Should invisibility be scrapped?

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Disto
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Post by Disto »

FoW is sightly let down by the way that it tells you if it spots a new unit, this means you know it's there and can prepare for it
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Woodwizzle
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Post by Woodwizzle »

Just my 2 cents. I'm pro invisiblity. Its a very fun feature, and can be used tactically defensively very well. Its a shame that the AI has trouble with it. But I prefer multiplayer play usually without the AI so thats not an issue for me.
elscouta
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Post by elscouta »

I played against humans using damaged units as lures and woses to trap his units when they try to kill my lures. It's quite fun (to do at least) and gave me the victory. So yes, i think it adds strategy.
tigrezno
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Post by tigrezno »

Invisibility and ambush can be scrapped. I agree with EP, some elf units should have regeneration "only" in forest (woses should not go away from forest ;) ) and most of the undead units should have regeneration "only" at night :D

This would make elves more forest addict and undead more night addict.
Darth Fool
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Post by Darth Fool »

I enjoy invisible units and FoW. Most of the problems you described with invisibility that seem to be potential maintenance nightmares seem to revolve around the fact that a units movement is interupted by running into an invisible unit. While I enjoy this feature and am glad that you plan on keeping it around, if you do decide to eliminate it, I would suggest a weakening of invisibility instead. My suggestion is that "invisible" units are only invisible in the sense that they can not be seen if no unit can move next to them, as if they carry their own fog of war. This would eliminate the problems of needing a special case in the AI for dealing with interupted unit movement, and turn the problem of invisible units (for both humans and AI) into the same problem as FoW. It would still maintain some advantage for invisibility, at least for relatively fast invisible units. It would encourage having scouts, perhaps even more than now, as they would give you advanced warning, while not having to have any new special ability. It takes away some of the surprise of an ambush, but still allows for games where the strategy revolves, in part, around the manipulation of incomplete knowledge. I do prefer to keep invisibilty as is, but if at a later date, you decide that it must go, please consider this alternative.
quartex
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Post by quartex »

Invisibility and fog of war add to the strategy of the game. Sure, without them, the game is much more like a board game, where you always know where your opponent's units are. But fog opf war requires you to scout, and invisibility makes you be careful in forests or at night. Both essentially allow you to be surprised, which is a good thing, not a bad thing.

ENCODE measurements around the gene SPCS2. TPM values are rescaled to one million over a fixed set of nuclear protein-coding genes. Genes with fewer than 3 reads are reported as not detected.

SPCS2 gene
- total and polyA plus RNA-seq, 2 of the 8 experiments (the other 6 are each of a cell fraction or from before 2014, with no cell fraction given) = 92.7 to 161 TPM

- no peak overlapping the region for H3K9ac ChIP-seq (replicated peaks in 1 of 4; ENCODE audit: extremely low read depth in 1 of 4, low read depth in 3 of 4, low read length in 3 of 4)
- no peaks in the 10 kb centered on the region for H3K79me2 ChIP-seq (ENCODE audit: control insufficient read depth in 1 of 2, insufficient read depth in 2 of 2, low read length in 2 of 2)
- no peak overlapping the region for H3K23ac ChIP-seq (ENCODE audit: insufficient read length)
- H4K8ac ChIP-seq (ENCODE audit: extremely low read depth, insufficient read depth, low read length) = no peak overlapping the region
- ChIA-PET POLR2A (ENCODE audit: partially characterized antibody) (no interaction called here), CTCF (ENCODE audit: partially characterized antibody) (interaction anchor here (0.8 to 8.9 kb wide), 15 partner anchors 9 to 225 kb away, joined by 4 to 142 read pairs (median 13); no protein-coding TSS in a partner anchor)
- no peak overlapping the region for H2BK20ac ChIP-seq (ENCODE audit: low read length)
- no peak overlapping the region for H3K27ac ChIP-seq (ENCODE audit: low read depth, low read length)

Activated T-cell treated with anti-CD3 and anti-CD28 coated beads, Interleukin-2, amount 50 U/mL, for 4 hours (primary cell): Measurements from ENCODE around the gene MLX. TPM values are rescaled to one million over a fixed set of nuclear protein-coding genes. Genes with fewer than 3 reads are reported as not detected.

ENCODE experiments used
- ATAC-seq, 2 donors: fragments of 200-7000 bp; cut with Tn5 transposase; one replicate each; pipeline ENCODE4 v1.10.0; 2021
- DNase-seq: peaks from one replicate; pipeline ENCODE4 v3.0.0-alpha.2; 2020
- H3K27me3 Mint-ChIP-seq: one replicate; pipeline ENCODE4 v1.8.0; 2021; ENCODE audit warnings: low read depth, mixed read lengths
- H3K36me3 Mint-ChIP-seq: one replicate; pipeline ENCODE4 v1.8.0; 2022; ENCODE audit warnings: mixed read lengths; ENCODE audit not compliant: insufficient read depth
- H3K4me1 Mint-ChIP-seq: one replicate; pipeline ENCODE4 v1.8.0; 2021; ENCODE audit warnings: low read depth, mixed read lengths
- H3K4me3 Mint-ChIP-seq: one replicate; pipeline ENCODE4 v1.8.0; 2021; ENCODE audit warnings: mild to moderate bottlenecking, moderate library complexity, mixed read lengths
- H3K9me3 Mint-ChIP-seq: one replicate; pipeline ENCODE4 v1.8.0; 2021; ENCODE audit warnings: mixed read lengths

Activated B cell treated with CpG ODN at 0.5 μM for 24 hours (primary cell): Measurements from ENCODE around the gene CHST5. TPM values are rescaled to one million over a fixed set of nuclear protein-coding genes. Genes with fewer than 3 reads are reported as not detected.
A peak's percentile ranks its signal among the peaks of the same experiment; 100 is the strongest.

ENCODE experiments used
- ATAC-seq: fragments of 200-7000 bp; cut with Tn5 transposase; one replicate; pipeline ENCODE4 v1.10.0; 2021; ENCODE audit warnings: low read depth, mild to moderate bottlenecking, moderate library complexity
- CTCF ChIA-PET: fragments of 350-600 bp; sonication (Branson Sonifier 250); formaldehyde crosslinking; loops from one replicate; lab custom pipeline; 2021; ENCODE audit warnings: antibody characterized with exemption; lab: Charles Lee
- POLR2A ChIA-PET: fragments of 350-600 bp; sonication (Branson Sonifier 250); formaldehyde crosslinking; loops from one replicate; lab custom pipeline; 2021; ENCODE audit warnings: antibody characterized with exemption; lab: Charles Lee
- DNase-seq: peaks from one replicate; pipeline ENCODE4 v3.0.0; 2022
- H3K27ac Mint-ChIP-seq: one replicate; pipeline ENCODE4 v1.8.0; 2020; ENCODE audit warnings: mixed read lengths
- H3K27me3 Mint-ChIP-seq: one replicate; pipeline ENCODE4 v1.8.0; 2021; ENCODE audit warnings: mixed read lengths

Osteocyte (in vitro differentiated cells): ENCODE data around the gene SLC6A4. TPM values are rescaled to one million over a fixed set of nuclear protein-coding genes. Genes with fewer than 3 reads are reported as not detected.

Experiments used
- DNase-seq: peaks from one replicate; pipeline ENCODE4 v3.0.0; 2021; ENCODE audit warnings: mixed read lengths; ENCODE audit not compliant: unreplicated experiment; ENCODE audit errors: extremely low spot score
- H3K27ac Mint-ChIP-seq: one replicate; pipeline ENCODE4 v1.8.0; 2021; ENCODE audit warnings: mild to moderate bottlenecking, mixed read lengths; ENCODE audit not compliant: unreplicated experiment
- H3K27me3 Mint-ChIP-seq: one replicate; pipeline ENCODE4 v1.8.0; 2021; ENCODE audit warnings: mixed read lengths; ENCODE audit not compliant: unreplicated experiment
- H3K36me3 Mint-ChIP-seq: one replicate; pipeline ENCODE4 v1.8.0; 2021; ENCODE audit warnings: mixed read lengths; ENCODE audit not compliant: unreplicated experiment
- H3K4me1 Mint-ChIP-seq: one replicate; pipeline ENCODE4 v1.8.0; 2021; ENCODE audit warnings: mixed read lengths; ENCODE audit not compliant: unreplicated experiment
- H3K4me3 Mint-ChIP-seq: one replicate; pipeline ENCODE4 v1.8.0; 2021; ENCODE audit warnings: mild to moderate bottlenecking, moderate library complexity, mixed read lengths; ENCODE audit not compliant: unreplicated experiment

Shade
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Hmmm

Post by Shade »

While I personally dislike FOW I have a simple solution, I don't play games under FOW :) As far as invisibility goes I like it- If it has to get the Axe maybe the portable FOW as suggested earlier...
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Post by Invisible Philosopher »

Darth Fool wrote:My suggestion is that "invisible" units are only invisible in the sense that they can not be seen if no unit can move next to them, as if they carry their own fog of war. This would eliminate the problems of needing a special case in the AI for dealing with interupted unit movement, and turn the problem of invisible units (for both humans and AI) into the same problem as FoW.
In that case the AI would know exactly where your invisible units are. The AI ignores/sees through fog of war.
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Elvish_Pillager
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Post by Elvish_Pillager »

quartex wrote:Invisibility and fog of war add to the strategy of the game. Sure, without them, the game is much more like a board game, where you always know where your opponent's units are. But fog opf war requires you to scout, and invisibility makes you be careful in forests or at night. Both essentially allow you to be surprised, which is a good thing, not a bad thing.
No, it is ABSOLUTELY a bad thing. Don't just say "Our way is good and yours is bad", it doesn't make for good conversation.
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Post by Circon »

<chutzpah>
Elvish Pillager wrote:No, it is ABSOLUTELY a bad thing.
Black and white, eh?
Elvish Pillager wrote:Don't just say "Our way is good and yours is bad", it doesn't make for good conversation.
Oh, so now the game is NOT in black and white? :roll:

Pro invisibility here. Since EP disagrees with it and EP is always wrong, it's good.</chutzpah>
scott
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Post by scott »

Elvish Pillager wrote: No, it is ABSOLUTELY a bad thing. Don't just say "Our way is good and yours is bad", it doesn't make for good conversation.